Starting a new job can be exciting and terrifying at the same time. But, for many of us, our first real grown-up job is often scarier than it is exciting. Sometimes figuring out how to cope with a new schedule — especially if you have just finished school and begun your “grown-up” life — can be so stressful that you forget how to take care of yourself. 

Unfortunately, putting ourselves on the back burner can lead to increased stress and anxiety, which does not help us enjoy the new chapter of our lives. So, if you are just starting your first “grown-up” job, we’ll talk about a few things to remember, and some tips for coping that can help you alleviate some of your anxiety.

Things to Remember About Your First “Grown-Up Job”

Before getting into tips you can use to help manage your anxiety, it is important to note a few things about your first grown-up job. These are all things that can often be the source of (or contribute to) stress in your life during this new chapter. 

The Pay Might Not be Great 

Most introductory-level jobs are not the best, and it is important to realize that just because it is your first grown-up job does not mean you’ll be stuck with it forever. Now that you are working, paying bills, and saving up for the future, things like this might stand out more and increase your levels of anxiety — especially when thinking about the future. 

People Might Try to Take Advantage of You

Unfortunately, not everyone is going to value your time, efforts, and the work you did to get where you are. Some people (especially supervisors or employees ranked above you in the hierarchy of your workplace) may take advantage of your position and your time to make their lives easier.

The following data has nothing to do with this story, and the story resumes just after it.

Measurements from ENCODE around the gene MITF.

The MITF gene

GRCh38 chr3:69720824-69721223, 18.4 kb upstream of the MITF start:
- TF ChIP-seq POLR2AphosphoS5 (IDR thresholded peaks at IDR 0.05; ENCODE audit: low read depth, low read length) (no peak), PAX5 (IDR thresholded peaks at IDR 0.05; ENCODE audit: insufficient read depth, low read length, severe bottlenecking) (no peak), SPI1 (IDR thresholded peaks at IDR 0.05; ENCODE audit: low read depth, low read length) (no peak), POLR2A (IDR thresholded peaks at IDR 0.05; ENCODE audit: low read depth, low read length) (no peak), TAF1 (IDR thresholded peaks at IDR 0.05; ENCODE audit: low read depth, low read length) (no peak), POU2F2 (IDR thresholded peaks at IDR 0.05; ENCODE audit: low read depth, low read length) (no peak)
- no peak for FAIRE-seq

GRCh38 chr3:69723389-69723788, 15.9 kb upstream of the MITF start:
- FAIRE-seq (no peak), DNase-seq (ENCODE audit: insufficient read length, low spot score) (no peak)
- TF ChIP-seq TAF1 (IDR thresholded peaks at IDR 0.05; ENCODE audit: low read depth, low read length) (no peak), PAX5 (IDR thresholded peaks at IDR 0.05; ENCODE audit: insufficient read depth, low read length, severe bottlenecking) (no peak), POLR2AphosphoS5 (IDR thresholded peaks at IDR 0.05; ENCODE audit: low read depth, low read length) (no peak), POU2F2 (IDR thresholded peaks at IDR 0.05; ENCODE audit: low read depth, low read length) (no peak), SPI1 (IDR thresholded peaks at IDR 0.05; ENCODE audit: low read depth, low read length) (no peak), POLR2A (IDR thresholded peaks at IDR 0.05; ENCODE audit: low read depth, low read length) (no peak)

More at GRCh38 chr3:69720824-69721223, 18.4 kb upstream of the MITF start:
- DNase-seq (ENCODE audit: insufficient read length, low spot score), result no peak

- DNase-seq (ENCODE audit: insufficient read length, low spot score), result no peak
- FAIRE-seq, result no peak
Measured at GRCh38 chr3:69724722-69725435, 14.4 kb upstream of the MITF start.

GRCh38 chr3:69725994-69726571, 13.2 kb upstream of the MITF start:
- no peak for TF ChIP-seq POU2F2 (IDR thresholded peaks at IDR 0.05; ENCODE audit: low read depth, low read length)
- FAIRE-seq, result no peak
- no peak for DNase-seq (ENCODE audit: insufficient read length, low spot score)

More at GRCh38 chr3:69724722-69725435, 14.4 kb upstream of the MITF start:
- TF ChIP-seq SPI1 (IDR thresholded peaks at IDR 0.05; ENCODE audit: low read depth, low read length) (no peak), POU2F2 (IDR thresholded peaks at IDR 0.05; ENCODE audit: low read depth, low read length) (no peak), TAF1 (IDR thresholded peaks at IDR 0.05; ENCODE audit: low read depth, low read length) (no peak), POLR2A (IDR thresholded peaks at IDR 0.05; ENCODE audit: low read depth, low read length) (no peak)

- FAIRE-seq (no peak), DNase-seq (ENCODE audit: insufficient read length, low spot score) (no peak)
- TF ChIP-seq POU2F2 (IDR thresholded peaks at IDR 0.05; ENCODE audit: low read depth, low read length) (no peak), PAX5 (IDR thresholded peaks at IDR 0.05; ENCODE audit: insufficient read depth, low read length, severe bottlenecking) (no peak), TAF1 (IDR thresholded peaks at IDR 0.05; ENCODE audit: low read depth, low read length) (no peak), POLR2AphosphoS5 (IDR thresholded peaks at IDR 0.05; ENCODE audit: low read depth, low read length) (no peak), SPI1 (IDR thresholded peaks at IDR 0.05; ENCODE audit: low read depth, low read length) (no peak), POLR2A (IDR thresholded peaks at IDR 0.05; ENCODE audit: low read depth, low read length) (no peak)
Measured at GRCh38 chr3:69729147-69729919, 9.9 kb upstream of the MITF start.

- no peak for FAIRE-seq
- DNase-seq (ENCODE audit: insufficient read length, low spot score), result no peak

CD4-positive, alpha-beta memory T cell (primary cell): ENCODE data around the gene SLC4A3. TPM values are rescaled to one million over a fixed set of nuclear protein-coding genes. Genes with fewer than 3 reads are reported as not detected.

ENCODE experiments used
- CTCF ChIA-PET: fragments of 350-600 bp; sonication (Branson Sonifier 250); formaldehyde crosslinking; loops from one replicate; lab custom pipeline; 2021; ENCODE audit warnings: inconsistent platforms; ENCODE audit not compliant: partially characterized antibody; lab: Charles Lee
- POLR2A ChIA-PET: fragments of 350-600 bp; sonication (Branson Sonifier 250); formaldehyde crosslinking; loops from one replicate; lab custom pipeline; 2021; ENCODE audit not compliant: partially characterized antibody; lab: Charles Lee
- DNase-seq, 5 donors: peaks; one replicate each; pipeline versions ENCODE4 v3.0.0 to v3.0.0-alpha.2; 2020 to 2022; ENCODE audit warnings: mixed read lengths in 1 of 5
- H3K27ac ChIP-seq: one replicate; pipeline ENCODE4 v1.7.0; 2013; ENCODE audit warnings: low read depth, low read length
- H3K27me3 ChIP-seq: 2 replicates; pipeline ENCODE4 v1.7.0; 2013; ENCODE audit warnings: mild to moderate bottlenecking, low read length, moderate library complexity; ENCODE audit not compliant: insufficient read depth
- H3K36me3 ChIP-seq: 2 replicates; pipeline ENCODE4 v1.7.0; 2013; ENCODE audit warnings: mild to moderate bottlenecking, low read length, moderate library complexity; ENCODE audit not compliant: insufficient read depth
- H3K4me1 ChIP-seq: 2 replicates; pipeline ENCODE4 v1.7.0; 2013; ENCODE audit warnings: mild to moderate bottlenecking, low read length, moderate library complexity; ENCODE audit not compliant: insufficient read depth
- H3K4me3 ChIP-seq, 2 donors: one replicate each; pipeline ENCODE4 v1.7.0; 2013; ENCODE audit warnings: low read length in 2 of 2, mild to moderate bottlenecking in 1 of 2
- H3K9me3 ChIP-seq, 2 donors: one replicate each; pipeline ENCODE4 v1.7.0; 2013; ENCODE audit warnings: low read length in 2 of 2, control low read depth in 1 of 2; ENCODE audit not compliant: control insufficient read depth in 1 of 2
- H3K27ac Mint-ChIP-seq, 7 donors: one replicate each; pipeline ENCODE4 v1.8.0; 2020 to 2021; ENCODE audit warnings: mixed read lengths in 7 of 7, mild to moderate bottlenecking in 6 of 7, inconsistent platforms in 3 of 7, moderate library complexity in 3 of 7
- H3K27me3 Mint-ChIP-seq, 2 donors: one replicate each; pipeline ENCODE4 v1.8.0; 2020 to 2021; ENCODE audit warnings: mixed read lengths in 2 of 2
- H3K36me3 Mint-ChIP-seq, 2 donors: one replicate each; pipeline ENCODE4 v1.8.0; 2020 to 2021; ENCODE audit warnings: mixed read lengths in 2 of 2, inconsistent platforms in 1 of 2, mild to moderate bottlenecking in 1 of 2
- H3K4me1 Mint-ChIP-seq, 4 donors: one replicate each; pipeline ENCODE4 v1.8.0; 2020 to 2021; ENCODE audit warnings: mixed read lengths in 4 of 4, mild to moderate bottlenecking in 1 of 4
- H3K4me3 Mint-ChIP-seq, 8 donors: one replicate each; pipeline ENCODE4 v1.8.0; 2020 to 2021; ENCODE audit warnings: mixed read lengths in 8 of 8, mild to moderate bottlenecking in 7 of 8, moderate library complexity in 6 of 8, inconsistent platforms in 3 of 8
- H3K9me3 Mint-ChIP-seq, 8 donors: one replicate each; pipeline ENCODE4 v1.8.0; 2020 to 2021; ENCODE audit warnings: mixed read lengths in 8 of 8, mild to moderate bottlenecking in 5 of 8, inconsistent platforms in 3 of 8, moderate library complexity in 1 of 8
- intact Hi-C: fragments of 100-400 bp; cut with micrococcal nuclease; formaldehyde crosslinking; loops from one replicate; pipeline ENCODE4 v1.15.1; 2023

You Might Have to Work Long Hours

This goes hand in hand with the previous point. If you are being taken advantage of, creating a balanced and healthy work-life separation can be incredibly difficult. This usually ends up with newer employees working long hours without being properly compensated for it.

You Will Doubt Yourself

It is natural to doubt what you are doing — especially in your first grown-up job. You’re new to the company, you don’t know your co-workers, and you’re also new to the adult job world. This is a lot to take in, and it is only natural to be unsure about certain things. 

However, without good role models, examples, and help from others, this occasional self-doubt can turn into chronic overthinking and undervaluing your own opinions and instincts.

Your Job Might Not Be Very Enjoyable

The truth is, most of the time, entry-level positions are not very fun, and while you may be working in a similar field to what you studied, you will likely not be doing that much interesting work until you’ve gotten more experience. 

This can be challenging because it can make it harder to feel motivated to go to work or perform your daily tasks. It can also feed into anxieties about your future and make you feel stuck in a position where you cannot do what interests you.

How to Manage Anxiety and Stress

Now, without further ado, let’s get into some tips to help you cope with your new “adult job” anxieties — whether they are caused by the points mentioned above or not.

Track Your Stressors

The first step in being able to relieve your stress and anxiety is knowing what is causing it. When we are unaware of what is causing our feelings of anxiety, it can be incredibly difficult to know what to change to make improvements. Because of this, you need to pay attention to how you feel and notice what makes you feel more or less stressed.